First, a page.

California's eviction and foreclosure moratorium will expire on September 1, following a vote by the Judicial Council, the rule-making body for the state's courts.
The council had imposed a blanket moratorium on evictions and foreclosures, save for cases involving a threat to safety or public health, on April 6—one of 11 emergency rules the council adopted that day in response to the COVID-19 pandemic.
The blanket moratorium proved controversial. In June, the Pacific Legal Foundation sued the Judicial Council on behalf of two landlords, arguing that its eviction moratorium usurped powers the California Constitution grants to the state legislature.
Chief Justice Tani G. Cantil-Sakauye, when announcing the upcoming vote to end the state's eviction and foreclosure moratorium, likewise said that the courts could not do the job of the executive and legislative branches.
"The duty of the judicial branch is to resolve disputes under the law and not to legislate," explained Cantil-Sakauye in a statement. "So I urge our sister branches to act expeditiously to resolve this looming crisis."
There are two bills pending in the state legislature to address the issue—one by extending a moratorium on evictions, the other by offering landlords tax credits to compensate them for unpaid rent.
The U.S. Justice Department is giving Yale two weeks to drop its use of race and national origin as admission criteria or else face a federal anti-discrimination lawsuit. The ultimatum comes after a two-year federal investigation into the university's admission practices, which found that Yale discriminates against white and Asian applicants.
"Yale's race discrimination imposes undue and unlawful penalties on racially-disfavored applicants, including in particular Asian American and White applicants," wrote Assistant Attorney General Eric Dreiband, who completed his undergraduate degree at Princeton. "The likelihood of admission for Asian American and White applicants who have similar academic credentials is significantly lower than for African American and Hispanic applicants to Yale College."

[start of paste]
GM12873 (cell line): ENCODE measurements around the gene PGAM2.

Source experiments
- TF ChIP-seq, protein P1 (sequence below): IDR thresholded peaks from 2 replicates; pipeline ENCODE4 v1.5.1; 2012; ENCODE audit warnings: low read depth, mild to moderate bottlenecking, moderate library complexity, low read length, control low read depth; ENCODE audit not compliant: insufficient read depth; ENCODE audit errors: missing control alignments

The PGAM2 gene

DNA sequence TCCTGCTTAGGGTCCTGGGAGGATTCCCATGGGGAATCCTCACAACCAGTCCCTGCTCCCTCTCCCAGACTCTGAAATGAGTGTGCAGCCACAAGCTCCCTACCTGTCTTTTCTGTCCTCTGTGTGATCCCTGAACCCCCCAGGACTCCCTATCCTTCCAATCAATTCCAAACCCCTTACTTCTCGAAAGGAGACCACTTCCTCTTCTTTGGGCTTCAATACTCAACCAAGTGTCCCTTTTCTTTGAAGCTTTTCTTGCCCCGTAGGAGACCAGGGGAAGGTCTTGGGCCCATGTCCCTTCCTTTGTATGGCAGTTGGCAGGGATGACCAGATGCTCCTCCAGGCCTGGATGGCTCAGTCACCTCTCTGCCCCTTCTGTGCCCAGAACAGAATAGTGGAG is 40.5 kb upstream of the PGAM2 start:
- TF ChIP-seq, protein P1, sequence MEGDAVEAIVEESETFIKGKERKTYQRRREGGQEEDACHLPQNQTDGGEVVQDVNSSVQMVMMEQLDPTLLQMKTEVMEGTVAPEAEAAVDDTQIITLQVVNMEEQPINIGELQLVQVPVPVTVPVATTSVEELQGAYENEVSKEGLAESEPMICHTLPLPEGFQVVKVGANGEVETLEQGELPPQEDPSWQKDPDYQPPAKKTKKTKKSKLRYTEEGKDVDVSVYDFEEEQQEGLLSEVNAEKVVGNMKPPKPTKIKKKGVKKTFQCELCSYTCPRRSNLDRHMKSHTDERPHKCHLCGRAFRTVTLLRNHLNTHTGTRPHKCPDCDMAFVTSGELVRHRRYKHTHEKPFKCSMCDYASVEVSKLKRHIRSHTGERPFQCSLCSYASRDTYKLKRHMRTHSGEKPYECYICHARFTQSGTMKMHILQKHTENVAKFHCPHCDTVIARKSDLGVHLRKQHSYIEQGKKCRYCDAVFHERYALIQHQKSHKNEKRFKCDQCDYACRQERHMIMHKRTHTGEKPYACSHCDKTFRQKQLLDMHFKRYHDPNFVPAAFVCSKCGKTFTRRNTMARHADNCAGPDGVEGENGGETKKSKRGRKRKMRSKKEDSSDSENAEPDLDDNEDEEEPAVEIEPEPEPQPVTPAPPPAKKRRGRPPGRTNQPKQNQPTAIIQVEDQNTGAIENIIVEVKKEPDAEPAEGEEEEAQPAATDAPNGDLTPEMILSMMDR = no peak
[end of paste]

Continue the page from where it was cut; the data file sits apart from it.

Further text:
The Justice Department's investigation was initiated after a 2016 complaint from a number of Asian American advocacy groups. Yale, they argued, was violating Title VI of the 1964 Civil Rights Act, which bans "programs and activities" receiving federal funds from discriminating on grounds of race, color, and national origin.
Yale President Peter Salovey has called the Justice Department's accusations "baseless" and said the university will not be changing its admission criteria.
- The Afghan government has started releasing the last of its Taliban prisoners in the run-up to peace talks.
- Israel and the United Arab Emirates have announced that they will normalize relations, in what The New York Times calls a "landmark accord."
- A Stanford study probes why some people get sick from COVID-19 and others don't.
- President Donald Trump says he is having a lawyer look into whether Sen. Kamala Harris (D–Calif.), who was born in California, is a natural-born citizen.
- The United Kingdom will quarantine arrivals from France, the Netherlands, and Malta because of those country's high COVID-19 caseloads
- Nebraska's state legislature just passed a ban on dilation and evacuation abortions.